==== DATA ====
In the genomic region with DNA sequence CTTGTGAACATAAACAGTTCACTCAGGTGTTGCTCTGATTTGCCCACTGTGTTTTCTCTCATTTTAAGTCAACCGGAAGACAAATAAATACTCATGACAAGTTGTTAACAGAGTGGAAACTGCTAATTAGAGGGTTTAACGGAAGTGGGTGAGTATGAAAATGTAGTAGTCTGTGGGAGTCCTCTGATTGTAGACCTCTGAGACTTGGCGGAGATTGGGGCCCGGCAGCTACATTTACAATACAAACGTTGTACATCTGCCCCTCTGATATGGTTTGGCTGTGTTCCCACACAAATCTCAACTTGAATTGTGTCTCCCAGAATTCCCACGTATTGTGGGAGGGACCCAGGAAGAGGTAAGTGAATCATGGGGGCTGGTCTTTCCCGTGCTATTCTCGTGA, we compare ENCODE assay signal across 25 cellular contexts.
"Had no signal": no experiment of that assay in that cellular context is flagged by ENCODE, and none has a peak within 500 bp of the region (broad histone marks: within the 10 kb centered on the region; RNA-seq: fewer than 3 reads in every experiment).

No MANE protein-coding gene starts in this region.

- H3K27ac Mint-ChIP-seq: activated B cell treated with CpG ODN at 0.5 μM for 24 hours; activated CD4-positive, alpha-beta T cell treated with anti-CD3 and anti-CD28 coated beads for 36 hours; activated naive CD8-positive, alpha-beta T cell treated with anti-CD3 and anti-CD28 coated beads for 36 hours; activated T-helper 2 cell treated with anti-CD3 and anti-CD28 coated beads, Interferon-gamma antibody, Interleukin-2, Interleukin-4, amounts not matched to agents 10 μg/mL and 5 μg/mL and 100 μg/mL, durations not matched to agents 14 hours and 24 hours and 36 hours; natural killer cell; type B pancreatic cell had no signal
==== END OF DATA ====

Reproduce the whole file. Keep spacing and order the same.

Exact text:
In the genomic region with DNA sequence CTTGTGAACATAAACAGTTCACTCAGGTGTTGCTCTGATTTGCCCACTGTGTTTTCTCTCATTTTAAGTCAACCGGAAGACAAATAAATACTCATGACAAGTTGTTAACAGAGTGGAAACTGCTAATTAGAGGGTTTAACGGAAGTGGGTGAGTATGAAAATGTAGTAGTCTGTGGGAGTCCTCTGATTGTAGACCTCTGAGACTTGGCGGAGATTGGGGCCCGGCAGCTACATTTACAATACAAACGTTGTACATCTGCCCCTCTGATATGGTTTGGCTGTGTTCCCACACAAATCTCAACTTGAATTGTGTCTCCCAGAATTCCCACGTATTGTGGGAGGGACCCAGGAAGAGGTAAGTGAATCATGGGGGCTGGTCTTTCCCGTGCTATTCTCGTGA, we compare ENCODE assay signal across 25 cellular contexts.
"Had no signal": no experiment of that assay in that cellular context is flagged by ENCODE, and none has a peak within 500 bp of the region (broad histone marks: within the 10 kb centered on the region; RNA-seq: fewer than 3 reads in every experiment).

No MANE protein-coding gene starts in this region.

- H3K27ac Mint-ChIP-seq: activated B cell treated with CpG ODN at 0.5 μM for 24 hours; activated CD4-positive, alpha-beta T cell treated with anti-CD3 and anti-CD28 coated beads for 36 hours; activated naive CD8-positive, alpha-beta T cell treated with anti-CD3 and anti-CD28 coated beads for 36 hours; activated T-helper 2 cell treated with anti-CD3 and anti-CD28 coated beads, Interferon-gamma antibody, Interleukin-2, Interleukin-4, amounts not matched to agents 10 μg/mL and 5 μg/mL and 100 μg/mL, durations not matched to agents 14 hours and 24 hours and 36 hours; natural killer cell; type B pancreatic cell had no signal